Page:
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Purchase Card Basics and Beyond Presented By: Jeff Carter, The Iridium Group Stephen Stire, The Iridium Group 02/24/2007 2010 Annual Conference of the.

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Presentation on theme: "Purchase Card Basics and Beyond Presented By: Jeff Carter, The Iridium Group Stephen Stire, The Iridium Group 02/24/2007 2010 Annual Conference of the."— Presentation transcript:

1 Purchase Card Basics and Beyond Presented By: Jeff Carter, The Iridium Group Stephen Stire, The Iridium Group 02/24/2007 2010 Annual Conference of the National Association of State Auditors, Comptrollers and Treasurers (NASACT) Purchase Card Basics and Beyond Presented By: Jeff Carter, The Iridium Group Stephen Stire, The Iridium Group 02/24/2007 sponsored by: Changing Perspectives on Commercial Cards Presented By: Jeff Carter, The Iridium Group Stephen Stire, The Iridium Group 8/9/2010

2 sponsored by:2 The Iridium Group LLC Broad commercial card experience Public sector emphasis, including experience with international, federal, state and local governments, and higher education card programs Focus on integration of people, process, and technology to optimize systems and drive best practices within an organization Strategic alliance with Visa Inc.

3 sponsored by:3 Industry Overview: Why Organizations Use P-Cards? Save times Saves money Empowers employees Gives greater flexibility Captures valuable data Offers enhanced reporting Provides liability protection, product insurance and other value adds

4 sponsored by:4 Industry Overview: Why Organizations Use P-Cards? Typically 60% of an organizations payments are less than $1,000 and represent less than 5% of spending The traditional purchase order process costs between $50 to $200 per transaction (average $89) 50% of suppliers are used only once per year 80% of suppliers are used only twice per year

5 sponsored by:5 Industry Overview: Why Organizations Use P-Cards? Average cost of P-Card process: $22 (versus $89) 68% reduction in procurement cycle time 31% reduction in number of suppliers in AP Master File Reduced number of invoices for AP to process P-Cards save the typical AP department three to five days per month in documentation activities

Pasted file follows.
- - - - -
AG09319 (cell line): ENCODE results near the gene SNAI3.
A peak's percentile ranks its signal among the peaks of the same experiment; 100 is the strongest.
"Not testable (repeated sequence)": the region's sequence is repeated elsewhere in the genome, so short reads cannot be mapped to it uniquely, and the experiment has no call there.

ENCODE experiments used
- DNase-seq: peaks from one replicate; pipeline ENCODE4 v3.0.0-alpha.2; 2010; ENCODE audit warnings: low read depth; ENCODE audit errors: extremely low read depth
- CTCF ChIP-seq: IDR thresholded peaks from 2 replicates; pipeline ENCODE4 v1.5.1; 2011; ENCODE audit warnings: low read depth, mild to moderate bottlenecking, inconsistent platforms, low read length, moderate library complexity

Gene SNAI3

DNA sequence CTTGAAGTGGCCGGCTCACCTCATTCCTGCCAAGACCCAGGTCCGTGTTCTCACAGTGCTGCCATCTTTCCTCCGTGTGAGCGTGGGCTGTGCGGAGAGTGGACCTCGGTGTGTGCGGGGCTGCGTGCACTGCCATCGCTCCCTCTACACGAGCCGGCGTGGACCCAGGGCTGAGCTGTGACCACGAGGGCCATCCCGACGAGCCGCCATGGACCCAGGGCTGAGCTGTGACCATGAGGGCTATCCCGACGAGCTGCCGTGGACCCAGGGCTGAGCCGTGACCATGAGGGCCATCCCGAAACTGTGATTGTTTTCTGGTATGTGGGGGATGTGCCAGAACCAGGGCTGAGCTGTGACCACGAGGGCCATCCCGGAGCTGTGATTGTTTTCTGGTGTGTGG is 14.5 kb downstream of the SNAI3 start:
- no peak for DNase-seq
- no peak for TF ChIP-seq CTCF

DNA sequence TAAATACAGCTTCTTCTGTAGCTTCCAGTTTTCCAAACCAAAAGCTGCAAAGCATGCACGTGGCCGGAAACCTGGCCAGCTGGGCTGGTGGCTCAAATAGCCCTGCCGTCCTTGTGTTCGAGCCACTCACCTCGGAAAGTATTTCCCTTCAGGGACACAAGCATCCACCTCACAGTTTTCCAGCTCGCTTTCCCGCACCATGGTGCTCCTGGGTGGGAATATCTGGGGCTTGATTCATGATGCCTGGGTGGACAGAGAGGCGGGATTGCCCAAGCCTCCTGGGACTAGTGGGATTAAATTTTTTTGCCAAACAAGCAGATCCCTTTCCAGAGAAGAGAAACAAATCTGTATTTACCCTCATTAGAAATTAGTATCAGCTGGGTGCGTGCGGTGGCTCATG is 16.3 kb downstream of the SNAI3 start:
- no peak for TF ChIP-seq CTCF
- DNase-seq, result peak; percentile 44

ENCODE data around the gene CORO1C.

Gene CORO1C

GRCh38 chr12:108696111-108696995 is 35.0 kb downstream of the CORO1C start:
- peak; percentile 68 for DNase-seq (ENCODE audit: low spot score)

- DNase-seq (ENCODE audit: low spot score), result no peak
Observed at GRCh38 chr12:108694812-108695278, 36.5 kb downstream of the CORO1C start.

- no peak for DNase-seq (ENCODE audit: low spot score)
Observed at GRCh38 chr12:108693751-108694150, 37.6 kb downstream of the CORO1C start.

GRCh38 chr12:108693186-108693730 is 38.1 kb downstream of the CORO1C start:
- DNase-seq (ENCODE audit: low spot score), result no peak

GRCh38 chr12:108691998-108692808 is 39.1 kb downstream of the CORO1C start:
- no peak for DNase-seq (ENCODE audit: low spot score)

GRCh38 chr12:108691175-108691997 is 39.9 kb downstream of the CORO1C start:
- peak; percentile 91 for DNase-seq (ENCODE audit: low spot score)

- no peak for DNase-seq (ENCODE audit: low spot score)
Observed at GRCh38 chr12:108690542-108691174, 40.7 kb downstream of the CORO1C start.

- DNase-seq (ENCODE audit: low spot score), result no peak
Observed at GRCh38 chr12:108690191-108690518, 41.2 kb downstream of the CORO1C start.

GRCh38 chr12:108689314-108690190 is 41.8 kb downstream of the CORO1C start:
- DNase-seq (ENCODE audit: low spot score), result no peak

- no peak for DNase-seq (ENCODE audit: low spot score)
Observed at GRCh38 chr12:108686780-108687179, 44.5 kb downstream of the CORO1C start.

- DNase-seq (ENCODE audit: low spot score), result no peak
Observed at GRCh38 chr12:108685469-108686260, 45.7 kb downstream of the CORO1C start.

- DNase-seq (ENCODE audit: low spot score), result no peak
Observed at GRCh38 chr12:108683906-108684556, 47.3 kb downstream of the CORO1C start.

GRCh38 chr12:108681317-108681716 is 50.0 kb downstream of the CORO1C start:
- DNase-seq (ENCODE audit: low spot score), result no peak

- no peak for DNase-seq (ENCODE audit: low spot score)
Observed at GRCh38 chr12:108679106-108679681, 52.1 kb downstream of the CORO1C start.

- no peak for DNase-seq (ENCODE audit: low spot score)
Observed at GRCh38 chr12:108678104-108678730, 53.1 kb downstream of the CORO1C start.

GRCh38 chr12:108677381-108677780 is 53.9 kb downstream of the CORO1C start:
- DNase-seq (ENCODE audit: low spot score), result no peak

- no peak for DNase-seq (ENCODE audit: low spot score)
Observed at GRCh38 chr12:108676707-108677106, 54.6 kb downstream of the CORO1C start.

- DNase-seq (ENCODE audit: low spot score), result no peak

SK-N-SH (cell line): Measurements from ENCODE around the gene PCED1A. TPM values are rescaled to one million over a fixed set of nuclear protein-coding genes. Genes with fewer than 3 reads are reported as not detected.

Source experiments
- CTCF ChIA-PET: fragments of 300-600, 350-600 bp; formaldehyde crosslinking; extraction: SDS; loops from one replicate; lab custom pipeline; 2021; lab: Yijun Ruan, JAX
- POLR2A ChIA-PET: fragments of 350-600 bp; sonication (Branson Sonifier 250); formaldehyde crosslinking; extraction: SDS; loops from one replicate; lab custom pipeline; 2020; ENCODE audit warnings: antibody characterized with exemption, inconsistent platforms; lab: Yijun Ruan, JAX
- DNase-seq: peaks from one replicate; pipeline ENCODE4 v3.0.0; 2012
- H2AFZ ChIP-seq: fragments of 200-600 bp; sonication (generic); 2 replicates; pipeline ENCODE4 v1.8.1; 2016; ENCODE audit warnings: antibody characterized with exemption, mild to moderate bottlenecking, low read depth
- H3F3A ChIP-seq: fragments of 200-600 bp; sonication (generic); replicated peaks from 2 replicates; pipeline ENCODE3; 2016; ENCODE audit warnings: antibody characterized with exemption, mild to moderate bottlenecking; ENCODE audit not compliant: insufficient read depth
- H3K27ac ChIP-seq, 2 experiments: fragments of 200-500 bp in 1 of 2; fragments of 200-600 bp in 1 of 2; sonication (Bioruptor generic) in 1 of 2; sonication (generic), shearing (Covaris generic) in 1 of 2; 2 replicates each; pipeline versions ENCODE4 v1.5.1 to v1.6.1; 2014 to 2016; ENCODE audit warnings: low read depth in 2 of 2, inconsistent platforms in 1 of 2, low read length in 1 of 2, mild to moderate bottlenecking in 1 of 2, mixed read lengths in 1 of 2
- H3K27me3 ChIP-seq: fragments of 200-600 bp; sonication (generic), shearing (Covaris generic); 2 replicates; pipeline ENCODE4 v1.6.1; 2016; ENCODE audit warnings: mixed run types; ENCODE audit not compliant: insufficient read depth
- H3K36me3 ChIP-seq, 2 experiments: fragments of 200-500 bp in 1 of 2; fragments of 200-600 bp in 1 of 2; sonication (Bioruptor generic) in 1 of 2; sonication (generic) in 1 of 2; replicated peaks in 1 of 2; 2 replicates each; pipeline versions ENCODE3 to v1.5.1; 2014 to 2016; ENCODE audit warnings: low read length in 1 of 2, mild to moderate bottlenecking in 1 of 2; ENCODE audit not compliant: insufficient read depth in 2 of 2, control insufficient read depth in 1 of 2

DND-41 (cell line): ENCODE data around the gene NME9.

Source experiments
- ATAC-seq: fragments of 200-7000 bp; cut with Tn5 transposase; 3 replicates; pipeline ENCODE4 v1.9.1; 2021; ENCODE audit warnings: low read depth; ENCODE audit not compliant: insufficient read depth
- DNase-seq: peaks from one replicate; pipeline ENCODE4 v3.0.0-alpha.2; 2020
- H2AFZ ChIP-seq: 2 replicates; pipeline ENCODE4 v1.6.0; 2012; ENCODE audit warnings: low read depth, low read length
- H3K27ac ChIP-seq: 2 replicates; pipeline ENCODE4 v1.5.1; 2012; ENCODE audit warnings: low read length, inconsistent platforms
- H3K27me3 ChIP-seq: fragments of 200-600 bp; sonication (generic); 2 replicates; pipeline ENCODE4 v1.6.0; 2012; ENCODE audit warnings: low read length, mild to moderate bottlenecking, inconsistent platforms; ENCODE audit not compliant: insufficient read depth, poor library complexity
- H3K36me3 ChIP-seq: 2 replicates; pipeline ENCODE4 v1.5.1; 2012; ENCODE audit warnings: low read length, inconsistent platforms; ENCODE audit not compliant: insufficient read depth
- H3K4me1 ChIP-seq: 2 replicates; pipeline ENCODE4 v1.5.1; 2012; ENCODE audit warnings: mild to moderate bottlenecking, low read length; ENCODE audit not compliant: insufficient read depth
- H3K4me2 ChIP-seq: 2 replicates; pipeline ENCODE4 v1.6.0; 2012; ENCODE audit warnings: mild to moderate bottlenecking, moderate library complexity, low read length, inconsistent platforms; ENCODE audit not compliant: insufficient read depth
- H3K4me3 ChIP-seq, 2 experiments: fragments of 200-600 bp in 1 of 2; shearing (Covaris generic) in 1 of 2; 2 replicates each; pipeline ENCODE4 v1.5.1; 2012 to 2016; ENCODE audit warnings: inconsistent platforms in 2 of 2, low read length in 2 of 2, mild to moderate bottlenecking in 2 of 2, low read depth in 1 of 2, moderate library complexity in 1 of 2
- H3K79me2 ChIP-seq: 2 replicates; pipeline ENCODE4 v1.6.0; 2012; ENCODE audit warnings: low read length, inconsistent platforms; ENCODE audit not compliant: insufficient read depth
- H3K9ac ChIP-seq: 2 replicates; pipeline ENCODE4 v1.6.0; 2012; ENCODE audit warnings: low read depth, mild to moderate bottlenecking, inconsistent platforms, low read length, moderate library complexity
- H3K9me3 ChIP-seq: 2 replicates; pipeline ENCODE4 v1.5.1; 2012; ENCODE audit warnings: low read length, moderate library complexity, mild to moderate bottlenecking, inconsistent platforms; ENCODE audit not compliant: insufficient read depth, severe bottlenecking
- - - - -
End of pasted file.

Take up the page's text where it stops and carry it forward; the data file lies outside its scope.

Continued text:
6 sponsored by:6 Industry Overview: Transaction Size vs. Payment Type Source: Purchasing Card Benchmark Survey Report, R. Palmer and M. Gupta, RPMG Research, 2010

7 sponsored by: Industry Overview: Growth in Purchasing Card Spending 7 Source: Purchasing Card Benchmark Survey Report, R. Palmer and M. Gupta, RPMG Research, 2010

8 sponsored by: Industry Overview: Most Common P-Card Spend Categories Office equipment & supplies Advertising, marketing, printing services Maintenance & repairs Telecommunications Mail, transport and delivery Food/groceries/catering Computers, peripherals, software Clothing/uniforms Construction materials Services Inventory Capital assets 8 Source: Purchasing Card Benchmark Survey Report, R. Palmer and M. Gupta, RPMG Research, 2010

9 sponsored by:9 Industry Overview: The Participants & Their Roles Public Sector Entity (Employer) Cardholder (Employee or Buyer) Issuing Bank Sets up program, issues cards, and provides invoices Card Association/Brand The network which facilitates transactions by moving data between the Issuing Bank and Acquirer Processors Provides services to Issuing Bank including card production, statement printing, and data management Acquirer Provides Merchant with equipment and software to process transactions Merchant (Supplier)

10 sponsored by:10 Industry Overview: The Participants & Their Roles

11 sponsored by:11 Industry Overview: How a Transaction is Authorized

12 sponsored by:12 Industry Overview: Data Levels Data is organized into three levels: Level I – Financial data Level II – Extended financial data Level III – Enhanced data

13 sponsored by:13 Industry Overview: Data Levels (continued) Level I Account number (required) Transaction date (required) Purchase amount (required) Supplier category code Supplier name (required) City State ZIP code Level II Level I data elements Sales tax amount Sales tax indicator Customer code Purchase ID Purchase ID format

14 sponsored by:14 Industry Overview: Data Levels (continued) Level III - Summary Data Level I and II data elements plus: Ship to/from ZIP code Destination country code VAT invoice reference number VAT tax amount/rate Discount amount Freight/shipping amount Duty amount Order date Level III - Line Item Detail Item description Level I and II data elements plus: Item quantity Item unit of measure Item total Item commodity code Item product code Item unit cost Item VAT tax amount/rate

15 sponsored by:15 Industry Overview: Merchant Category Codes (MCCs) A four-digit number used to classify merchants by market segment/business type Approximately 600 MCCs MCCs can be blocked to help prevent unauthorized charges If a purchase is attempted with a vendor whose MCC is blocked, the purchase will be declined at the point of sale MCC blocking should be applied with discretion MCCs can help card program administrators categorize spend and purchasing data MCC assignment facilitates 1099 reporting for services

16 sponsored by:16 Strategies for Success Internal controls Reconciliation Data Mining Metrics Audits Training and communication